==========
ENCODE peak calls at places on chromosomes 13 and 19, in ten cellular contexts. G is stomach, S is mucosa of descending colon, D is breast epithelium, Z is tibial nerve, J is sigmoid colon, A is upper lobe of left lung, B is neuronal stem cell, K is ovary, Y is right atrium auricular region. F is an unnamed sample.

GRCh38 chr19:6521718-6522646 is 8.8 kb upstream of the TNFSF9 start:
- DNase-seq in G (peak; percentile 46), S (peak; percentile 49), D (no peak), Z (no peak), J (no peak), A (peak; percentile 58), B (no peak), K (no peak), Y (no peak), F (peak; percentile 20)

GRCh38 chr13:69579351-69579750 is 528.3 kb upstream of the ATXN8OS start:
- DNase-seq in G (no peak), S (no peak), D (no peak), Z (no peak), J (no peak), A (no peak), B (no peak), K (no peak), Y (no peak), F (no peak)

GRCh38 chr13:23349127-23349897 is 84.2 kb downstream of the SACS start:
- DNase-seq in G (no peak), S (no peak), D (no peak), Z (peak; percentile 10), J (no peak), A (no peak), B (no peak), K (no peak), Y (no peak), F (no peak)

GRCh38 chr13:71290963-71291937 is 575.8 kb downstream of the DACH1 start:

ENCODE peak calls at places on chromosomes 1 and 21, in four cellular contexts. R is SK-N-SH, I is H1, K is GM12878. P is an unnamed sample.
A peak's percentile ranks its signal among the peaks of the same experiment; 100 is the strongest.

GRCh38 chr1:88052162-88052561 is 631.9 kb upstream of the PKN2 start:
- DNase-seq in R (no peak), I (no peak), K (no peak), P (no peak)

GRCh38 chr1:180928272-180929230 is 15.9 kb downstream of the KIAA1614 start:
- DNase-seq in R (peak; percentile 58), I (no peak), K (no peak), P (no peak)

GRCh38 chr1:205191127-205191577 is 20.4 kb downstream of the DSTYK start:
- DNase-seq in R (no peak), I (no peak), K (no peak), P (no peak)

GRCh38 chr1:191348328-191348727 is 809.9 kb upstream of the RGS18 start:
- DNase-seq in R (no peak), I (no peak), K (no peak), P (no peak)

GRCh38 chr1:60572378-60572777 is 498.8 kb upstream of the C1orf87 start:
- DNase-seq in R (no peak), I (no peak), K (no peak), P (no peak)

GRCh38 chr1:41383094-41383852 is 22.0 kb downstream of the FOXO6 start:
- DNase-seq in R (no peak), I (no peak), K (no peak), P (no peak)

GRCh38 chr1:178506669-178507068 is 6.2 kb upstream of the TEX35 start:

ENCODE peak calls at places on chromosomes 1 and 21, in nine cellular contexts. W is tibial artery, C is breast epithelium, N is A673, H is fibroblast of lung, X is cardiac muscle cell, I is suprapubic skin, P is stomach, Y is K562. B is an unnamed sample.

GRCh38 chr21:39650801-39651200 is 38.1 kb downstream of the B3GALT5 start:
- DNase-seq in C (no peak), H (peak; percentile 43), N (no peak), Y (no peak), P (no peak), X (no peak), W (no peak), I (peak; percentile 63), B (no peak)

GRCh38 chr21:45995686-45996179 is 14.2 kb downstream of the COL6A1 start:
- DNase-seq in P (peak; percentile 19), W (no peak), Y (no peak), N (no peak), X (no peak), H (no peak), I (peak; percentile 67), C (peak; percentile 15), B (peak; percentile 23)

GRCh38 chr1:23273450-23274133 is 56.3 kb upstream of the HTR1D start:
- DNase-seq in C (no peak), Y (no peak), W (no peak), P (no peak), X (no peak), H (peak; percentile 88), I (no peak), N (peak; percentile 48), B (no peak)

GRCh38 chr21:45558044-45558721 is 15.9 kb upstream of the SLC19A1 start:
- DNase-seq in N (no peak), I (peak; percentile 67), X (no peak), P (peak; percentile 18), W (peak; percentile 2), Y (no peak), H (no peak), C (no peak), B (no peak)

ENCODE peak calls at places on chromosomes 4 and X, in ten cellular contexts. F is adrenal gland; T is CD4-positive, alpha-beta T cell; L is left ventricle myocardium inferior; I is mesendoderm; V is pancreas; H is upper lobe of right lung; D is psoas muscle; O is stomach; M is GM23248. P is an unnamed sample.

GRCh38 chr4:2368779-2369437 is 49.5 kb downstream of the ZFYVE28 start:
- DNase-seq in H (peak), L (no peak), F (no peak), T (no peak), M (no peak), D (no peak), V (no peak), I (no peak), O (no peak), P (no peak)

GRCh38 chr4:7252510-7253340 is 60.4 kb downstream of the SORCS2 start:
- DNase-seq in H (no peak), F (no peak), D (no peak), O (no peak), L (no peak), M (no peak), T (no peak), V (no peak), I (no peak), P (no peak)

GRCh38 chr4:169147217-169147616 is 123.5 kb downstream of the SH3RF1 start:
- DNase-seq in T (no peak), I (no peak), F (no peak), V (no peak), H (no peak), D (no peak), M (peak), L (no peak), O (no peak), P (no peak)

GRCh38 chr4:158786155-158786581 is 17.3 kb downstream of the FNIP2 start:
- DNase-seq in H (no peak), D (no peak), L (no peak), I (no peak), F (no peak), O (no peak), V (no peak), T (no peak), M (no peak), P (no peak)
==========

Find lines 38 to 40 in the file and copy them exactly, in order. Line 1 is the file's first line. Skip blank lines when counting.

GRCh38 chr4:169147217-169147616 is 123.5 kb downstream of the SH3RF1 start:
- DNase-seq in T (no peak), I (no peak), F (no peak), V (no peak), H (no peak), D (no peak), M (peak), L (no peak), O (no peak), P (no peak)

GRCh38 chr4:158786155-158786581 is 17.3 kb downstream of the FNIP2 start: